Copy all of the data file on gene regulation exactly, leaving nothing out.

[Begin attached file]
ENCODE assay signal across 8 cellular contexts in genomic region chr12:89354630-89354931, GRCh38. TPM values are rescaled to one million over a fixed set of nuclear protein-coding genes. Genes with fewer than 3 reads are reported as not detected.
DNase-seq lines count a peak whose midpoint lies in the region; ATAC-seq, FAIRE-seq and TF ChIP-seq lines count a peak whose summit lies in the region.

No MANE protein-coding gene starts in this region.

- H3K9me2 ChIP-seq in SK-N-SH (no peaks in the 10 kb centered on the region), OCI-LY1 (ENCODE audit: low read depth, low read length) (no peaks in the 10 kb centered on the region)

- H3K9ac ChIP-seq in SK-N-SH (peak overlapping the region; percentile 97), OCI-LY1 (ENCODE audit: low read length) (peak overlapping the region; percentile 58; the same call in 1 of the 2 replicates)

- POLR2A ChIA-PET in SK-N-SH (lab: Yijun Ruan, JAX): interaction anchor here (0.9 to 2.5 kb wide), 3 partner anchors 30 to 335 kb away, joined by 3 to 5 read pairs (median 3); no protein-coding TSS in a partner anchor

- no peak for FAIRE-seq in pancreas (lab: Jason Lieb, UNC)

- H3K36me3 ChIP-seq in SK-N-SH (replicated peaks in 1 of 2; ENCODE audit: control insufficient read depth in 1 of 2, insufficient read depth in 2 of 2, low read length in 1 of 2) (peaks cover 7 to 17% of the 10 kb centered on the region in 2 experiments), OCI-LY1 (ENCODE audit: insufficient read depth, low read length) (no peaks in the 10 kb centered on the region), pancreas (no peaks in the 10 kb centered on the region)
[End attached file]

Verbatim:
ENCODE assay signal across 8 cellular contexts in genomic region chr12:89354630-89354931, GRCh38. TPM values are rescaled to one million over a fixed set of nuclear protein-coding genes. Genes with fewer than 3 reads are reported as not detected.
DNase-seq lines count a peak whose midpoint lies in the region; ATAC-seq, FAIRE-seq and TF ChIP-seq lines count a peak whose summit lies in the region.

No MANE protein-coding gene starts in this region.

- H3K9me2 ChIP-seq in SK-N-SH (no peaks in the 10 kb centered on the region), OCI-LY1 (ENCODE audit: low read depth, low read length) (no peaks in the 10 kb centered on the region)

- H3K9ac ChIP-seq in SK-N-SH (peak overlapping the region; percentile 97), OCI-LY1 (ENCODE audit: low read length) (peak overlapping the region; percentile 58; the same call in 1 of the 2 replicates)

- POLR2A ChIA-PET in SK-N-SH (lab: Yijun Ruan, JAX): interaction anchor here (0.9 to 2.5 kb wide), 3 partner anchors 30 to 335 kb away, joined by 3 to 5 read pairs (median 3); no protein-coding TSS in a partner anchor

- no peak for FAIRE-seq in pancreas (lab: Jason Lieb, UNC)

- H3K36me3 ChIP-seq in SK-N-SH (replicated peaks in 1 of 2; ENCODE audit: control insufficient read depth in 1 of 2, insufficient read depth in 2 of 2, low read length in 1 of 2) (peaks cover 7 to 17% of the 10 kb centered on the region in 2 experiments), OCI-LY1 (ENCODE audit: insufficient read depth, low read length) (no peaks in the 10 kb centered on the region), pancreas (no peaks in the 10 kb centered on the region)